A few years back Tim McGuire, a respected director for the McKinsey & Company consultancy group, was quoted as saying "Analytics will define the difference between the losers and winners going forward". Tim could have been talking about any industry or business and his comments are particularly important for health club, gym, and fitness studio businesses today.
Perhaps you read the recent article Why Data Is Going To Become A Big Differentiator For Health Club, Gym, and Fitness Studio Businesses, where I touched on themes regarding the topic of analytics in the fitness space. The thesis of the article was that the proper application of analytics is essential to making better decisions, solving real problems, understanding members better, and improving the member experience. These are all very important to success in the fitness business today and will indeed be a key differentiator between the “losers and winners” as Tim alluded.
It is far easier to paint a picture of the theoretical benefits of analytics. The bigger challenge is understanding what it takes to make analytics work. This comes down to some essential steps for health clubs, gyms and fitness studios.
“Invest in the future and have a plan to improve your data collection and quality.” ~Don MacLennan, CEO, Bluenose
So how do you make analytics work? You need a plan and a related strategy drawing a roadmap that defines what data is useful, identifies the analytic models that the data supports, outlines the right technology tools, and addresses the organization’s commitment to reinventing processes and behaviors. Combined, these components should make a measurable business case which creates value for your business.
What Data Do You Need And Why?
A data game plan is essential. Most businesses are buried in siloed information frequently isolated across business locations or by function. Data might sit in legacy IT systems, varied cloud-based service solutions, and important data often resides outside, in unstructured forms such as social media networks, and in member conversations.
Making this information a useful asset can demand an investment in new capabilities. Balancing speed and costs is an important thing to keep in mind. Plans may reflect a need for significant reorganization of data architectures over time. In the short term, a simpler solution may be possible for some companies: outsourcing the problem to specialists and solution providers who use cloud-based software to unify enough data to attack initial opportunities. Tools like FitnessBi are good examples of this type of solution.
“Have a vision for what you are trying to do. Use data to validate and help you navigate that vision, and map it down into small enough pieces where you can begin to execute in a data-informed way.” -Andrew Chen, Head of Rider Growth at Uber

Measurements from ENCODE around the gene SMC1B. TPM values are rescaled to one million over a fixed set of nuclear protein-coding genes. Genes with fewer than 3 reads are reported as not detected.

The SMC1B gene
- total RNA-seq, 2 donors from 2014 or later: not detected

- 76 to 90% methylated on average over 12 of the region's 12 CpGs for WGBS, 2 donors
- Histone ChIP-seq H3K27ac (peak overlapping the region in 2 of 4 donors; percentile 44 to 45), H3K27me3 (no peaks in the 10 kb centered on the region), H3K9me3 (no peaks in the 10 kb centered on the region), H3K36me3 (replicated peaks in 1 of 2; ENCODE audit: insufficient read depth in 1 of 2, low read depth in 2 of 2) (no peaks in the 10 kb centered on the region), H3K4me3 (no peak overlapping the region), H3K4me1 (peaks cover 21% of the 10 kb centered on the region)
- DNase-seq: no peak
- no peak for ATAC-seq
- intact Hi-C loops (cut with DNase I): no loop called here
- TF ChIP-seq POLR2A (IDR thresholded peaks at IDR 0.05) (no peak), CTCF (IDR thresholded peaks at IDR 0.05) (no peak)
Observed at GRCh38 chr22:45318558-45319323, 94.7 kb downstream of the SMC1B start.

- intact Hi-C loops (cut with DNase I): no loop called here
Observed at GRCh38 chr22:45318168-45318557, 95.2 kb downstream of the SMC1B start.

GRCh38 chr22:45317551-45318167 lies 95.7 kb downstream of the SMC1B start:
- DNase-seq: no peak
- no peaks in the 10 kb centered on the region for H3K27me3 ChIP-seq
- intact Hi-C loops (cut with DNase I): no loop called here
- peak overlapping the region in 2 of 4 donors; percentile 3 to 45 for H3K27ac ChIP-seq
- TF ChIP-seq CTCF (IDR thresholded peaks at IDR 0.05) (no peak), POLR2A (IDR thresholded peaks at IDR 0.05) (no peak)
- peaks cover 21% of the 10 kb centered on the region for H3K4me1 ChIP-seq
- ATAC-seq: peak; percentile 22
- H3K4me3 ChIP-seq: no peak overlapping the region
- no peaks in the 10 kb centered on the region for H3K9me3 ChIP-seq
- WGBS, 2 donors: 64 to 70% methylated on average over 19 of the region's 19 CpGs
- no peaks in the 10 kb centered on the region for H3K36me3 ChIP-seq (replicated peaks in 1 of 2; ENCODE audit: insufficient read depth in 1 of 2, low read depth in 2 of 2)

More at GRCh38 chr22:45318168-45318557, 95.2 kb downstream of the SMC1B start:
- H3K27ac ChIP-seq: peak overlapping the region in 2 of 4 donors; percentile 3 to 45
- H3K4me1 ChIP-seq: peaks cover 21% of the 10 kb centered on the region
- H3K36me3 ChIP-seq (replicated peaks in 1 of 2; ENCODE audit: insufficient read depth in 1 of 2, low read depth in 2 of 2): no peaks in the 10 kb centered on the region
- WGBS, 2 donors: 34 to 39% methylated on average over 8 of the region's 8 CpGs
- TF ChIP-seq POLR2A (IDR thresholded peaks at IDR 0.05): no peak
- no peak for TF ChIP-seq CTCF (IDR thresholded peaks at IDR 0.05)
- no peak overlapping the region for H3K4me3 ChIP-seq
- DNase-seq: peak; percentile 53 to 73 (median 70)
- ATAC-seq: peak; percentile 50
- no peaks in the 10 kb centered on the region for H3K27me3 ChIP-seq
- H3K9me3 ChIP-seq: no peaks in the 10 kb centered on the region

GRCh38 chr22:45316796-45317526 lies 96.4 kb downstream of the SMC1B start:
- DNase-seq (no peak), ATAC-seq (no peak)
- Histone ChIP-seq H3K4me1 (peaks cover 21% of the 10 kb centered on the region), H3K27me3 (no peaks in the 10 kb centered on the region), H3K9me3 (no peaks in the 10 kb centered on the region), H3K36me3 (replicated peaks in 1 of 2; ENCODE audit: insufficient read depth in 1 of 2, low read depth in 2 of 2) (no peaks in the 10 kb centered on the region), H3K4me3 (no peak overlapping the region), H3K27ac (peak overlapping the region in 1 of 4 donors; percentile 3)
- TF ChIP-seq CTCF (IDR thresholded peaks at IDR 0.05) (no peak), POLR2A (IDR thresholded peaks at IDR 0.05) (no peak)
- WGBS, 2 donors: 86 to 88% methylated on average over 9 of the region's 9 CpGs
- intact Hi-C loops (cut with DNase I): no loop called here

Alone, data does not generate value. Analytic models enable optimization of data and the creation of business predictors and outcomes. You must decide where models create business value, who will need to use them, and how to avoid inconsistencies or the unnecessary expansion of analytic models. Do certain members paying in certain ways generate longer memberships? Do certain offers show more effectiveness with some member types than others? There are many business questions that analytical models can answer.
As with fresh data sources, companies eventually will want to link these models together to solve broader opportunities across functions. In this case remember that “perfect cannot be the evil of good”; it is important to resist the temptation of analytic perfection: too many variables will create unneeded complexity.
Modeling may be valuable, but only if managers and employees understand and use it. Overly complex information can be overwhelming or even be mistrusted. Intuitive tools that integrate data into day-to-day processes and translate information into tangible business actions: for instance, a clear interface for working with members at the point of sale, or as a way for salespeople to make real-time decisions on discounts. Medalia’s partner MXM is a great example of a technology tool that can help clubs make information more actionable. Many companies fail to complete this step in their thinking and planning, only to find that managers and operational employees do not use the new models, whose effectiveness predictably falls.
There’s also an important factor needed to animate the push toward data, models, and tools: the human factor. As some strategic plans fail to deliver because organizations lack the skills to implement them, so too big-data plans can disappoint when organizations lack the right people and capabilities to make them work.
Remember, to make analytics work in your fitness business you need a plan that focuses on three key aspects which create a business case: what data do you need, what analytical models will you rely on, and which technology tools are necessary. If the team at ABC Financial can be of help in applying this approach to your health club, gym, or fitness studio let me know.
Kelly Card is the Senior Vice President of Partner Relations at ABC Financial. She serves on the Board of Directors of the Fitness Industry Technology Council and is the Co-Founder of Industry FIT. Kelly has over twenty years of experience in health club, gym, and fitness operations and co-founded and was President of Club-Apps, which was acquired by Netpulse in 2014. You can reach her kelly.Card@abcfinancial.com and follow @theKellyCard on Facebook & Twitter. Connect with and follow @IndustryFit for the latest in fitness trends and technology as well.